Donald Trump welcomed Justin Trudeau Monday in Washington, a delicate meeting for the young Canadian Prime Minister who hopes to sketch a compromise on free trade, but also make his difference, from climate to immigration.
Third foreign leader received by the new Republican President, after British Theresa May and Japanese Shinzo Abe, Mr. Trudeau promised to speak with both “frankness and respect” to the White House tenant.
Arriving late in the morning at the White House in a radiant sun, he immediately found Donald Trump in the Oval Office for a first face-to-face.
The two men then had to participate in a round table with women business leaders to discuss the place of women in the labor market.
A joint press conference is scheduled for 1400 hours (1900 GMT).
“Canada will always remain true to its values that have made us an extraordinary country, a place of openness and respect,” said the young Canadian leader before his departure, questioned how he intended to address this issue. meet.
The economic ties between the two huge countries, which share the world’s longest border between two states, are extremely dense: three-quarters of Canada’s exports go to the neighboring country and Canada is the Thirty American states.
Mr. Trump’s renegotiation of the NAFTA free trade agreement, which groups Canada, the United States and Mexico, is a delicate one.
A proponent of free trade, Mr. Trudeau had warned against the temptation of “withdrawal” and “protectionism” during the American election campaign.
And he strongly recalled Friday that “millions of good jobs on both sides of the border” depended on a smooth flow of goods and people.
Different paths and styles
The American executive remained elusive on the direction it intended to give to the negotiations.
Judging that the 23-year-old NAFTA was a “catastrophe” for the United States and “very unfair” to the American worker, Donald Trump has so far been far more virulent about Mexico than about Canada.
Donald Trump of Justin Trudeau, 25 years his junior, who did not hide his complicity and his real convergence of views with Barack Obama.
Mr. Trudeau came to power by promising to govern “with optimism toward the future” and to enhance Canada’s image abroad.
Mr. Trump prevailed on November 8 with a gloomy picture of the threats to the United States and a slogan: “America First.”
Welcomed with great pomp almost a year ago in Washington by the Democratic president, Justin Trudeau had welcomed the host’s “leadership” on the climate.
There is no doubt that he will encounter another tone on this theme, as Donald Trump, who has surrounded himself with several climate-like figures, seems determined to unravel the record of his predecessor.
If the Canadian Prime Minister did not comment directly on the Trump Immigration Decree, which is currently suspended by the courts, he clearly made his difference.
In the aftermath of the controversial text, he emphasized that Canada would welcome “those fleeing persecution, terror and war” regardless of their faith.
“Diversity is our strength in EnLeaderWelcomeAuCanada,” he added in a tweet.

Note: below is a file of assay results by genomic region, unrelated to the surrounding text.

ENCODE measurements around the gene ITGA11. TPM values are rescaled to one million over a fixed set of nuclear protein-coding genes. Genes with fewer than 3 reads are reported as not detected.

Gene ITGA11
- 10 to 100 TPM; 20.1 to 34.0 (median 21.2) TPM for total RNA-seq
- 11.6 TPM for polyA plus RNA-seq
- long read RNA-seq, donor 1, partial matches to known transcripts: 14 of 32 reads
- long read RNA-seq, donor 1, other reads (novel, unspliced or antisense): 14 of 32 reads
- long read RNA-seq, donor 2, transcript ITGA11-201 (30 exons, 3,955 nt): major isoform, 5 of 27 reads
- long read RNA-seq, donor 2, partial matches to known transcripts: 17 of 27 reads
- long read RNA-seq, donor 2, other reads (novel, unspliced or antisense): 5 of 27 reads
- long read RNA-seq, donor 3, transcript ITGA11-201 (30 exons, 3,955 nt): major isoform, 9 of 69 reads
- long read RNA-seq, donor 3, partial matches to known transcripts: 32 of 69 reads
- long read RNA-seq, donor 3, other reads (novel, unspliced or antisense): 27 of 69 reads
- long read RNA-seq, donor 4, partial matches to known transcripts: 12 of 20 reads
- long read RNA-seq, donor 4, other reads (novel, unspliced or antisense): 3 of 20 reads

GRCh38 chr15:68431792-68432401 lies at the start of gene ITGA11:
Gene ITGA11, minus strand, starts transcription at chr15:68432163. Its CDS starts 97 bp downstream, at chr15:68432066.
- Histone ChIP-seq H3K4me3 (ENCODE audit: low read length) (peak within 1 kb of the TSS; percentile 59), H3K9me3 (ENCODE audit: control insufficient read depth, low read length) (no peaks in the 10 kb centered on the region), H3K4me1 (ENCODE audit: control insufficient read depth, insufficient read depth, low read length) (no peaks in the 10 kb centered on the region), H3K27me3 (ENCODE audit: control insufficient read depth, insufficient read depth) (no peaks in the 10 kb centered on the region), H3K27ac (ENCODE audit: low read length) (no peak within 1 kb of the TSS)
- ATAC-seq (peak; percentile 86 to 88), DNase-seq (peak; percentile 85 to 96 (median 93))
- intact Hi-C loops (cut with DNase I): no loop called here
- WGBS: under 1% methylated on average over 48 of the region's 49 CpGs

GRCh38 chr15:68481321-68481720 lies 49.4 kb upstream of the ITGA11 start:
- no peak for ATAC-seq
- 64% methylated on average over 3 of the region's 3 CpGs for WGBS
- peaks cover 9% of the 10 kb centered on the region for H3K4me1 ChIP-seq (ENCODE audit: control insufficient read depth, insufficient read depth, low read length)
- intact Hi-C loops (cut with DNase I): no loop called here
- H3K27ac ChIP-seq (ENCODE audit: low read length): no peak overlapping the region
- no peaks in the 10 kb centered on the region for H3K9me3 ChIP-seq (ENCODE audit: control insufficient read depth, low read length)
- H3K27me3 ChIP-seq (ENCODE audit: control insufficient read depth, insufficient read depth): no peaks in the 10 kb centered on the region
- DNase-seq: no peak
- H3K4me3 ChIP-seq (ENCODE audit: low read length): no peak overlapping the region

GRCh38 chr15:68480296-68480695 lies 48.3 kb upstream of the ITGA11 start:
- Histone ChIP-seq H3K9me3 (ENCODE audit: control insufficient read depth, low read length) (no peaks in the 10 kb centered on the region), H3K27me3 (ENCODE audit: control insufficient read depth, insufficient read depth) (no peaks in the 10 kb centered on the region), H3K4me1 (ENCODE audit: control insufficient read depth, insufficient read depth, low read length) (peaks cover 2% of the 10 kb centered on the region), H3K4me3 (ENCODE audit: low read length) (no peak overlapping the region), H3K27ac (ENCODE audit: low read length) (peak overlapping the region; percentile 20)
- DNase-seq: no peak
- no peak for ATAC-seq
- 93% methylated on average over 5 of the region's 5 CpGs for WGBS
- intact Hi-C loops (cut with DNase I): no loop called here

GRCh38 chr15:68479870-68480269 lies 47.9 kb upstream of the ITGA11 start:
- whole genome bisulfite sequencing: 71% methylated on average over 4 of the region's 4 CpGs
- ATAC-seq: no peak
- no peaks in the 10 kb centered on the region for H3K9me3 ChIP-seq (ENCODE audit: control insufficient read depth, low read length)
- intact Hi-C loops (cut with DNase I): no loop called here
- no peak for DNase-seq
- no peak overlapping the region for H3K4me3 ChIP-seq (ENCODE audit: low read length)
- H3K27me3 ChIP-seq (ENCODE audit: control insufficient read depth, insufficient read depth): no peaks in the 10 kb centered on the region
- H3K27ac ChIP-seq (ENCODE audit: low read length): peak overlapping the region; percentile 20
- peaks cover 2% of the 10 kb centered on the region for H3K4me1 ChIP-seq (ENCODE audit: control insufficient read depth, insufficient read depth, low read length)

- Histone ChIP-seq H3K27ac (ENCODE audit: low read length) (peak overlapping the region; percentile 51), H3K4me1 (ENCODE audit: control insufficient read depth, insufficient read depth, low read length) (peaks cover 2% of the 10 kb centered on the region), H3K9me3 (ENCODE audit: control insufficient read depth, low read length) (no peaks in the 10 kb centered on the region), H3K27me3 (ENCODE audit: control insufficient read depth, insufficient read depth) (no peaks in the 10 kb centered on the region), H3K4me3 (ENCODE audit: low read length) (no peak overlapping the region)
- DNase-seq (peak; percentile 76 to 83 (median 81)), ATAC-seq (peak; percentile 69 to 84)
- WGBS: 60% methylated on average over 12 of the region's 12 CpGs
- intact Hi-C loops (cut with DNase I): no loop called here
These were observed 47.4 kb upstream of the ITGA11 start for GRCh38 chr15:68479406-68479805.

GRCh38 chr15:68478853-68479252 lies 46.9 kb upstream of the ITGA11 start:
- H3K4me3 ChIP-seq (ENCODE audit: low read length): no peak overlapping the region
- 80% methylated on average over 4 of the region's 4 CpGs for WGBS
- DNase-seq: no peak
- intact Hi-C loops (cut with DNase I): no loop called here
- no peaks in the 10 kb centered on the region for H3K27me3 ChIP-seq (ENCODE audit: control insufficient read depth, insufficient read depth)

The two men are in unison on the project of a gigantic Keystone XL pipeline linking Canada to the United States, which was blocked by Barack Obama and to which Donald Trump has just given a new impetus.
Five tips for a successful meeting with Trump
Prime Minister Justin Trudeau received a lot of advice before meeting with President Donald Trump on Monday at the White House.
Here are five suggestions from experts, politicians and diplomats:
1. Focus on employment.
Nine million jobs in the United States depend on trade with Canada. This is one of the key arguments delivered by the Trudeau government in Canada and in its meetings with the Trump administration in the United States. Some, such as Secretary of State Rex Tillerson, are well aware of this, but it should not be taken for granted that Donald Trump received the message.
2. Do not preach Canadian values.
Donald Trump may have offended many Canadians with his highly-publicized views on Muslims, women and Mexicans. Ian Lee, a professor at the Sprott School of Business at Carleton University in Ottawa, believes that it would be “childish, juvenile and irresponsible” to believe that Justin Trudeau’s job is to go to Washington to defend the values With Mr. Trump when a renegotiation of NAFTA, a possible import tax, and “Buy American” protectionist measures are on the table.
3. Focus on tone, less on content, for now.
Donald Trump may need several more months to fill the thousands of senior officials in his new administration, said former Canadian ambassador to the United States Derek Burney.
4. Commit to increased investment in defense.
Donald Trump deems NATO obsolete and deplores the fact that its other 27 members – including Canada – do not meet the target of two per cent of the Alliance’s GDP for military spending. Canada spends less than one per cent. Roland Paris, former advisor to Mr. Trudeau on international politics, believes that it is time to increase spending because Mr. Trump’s remarks send a signal to all partners in the United States.
5. Remain away from discussions on climate change.
Donald Trump does not like this subject. He threatened to withdraw the United States from the Paris climate agreement. Canada had worked with its predecessor, Barack Obama, to develop the agreement by the end of 2015. Georganne Burke, vice president of a Toronto-based public relations firm from the United States and a supporter of Donald Trump, believes Justin Trudeau Must speak out on climate change because the majority of US Conservatives have expressed their anger when Barack Obama described them as the greatest global threat.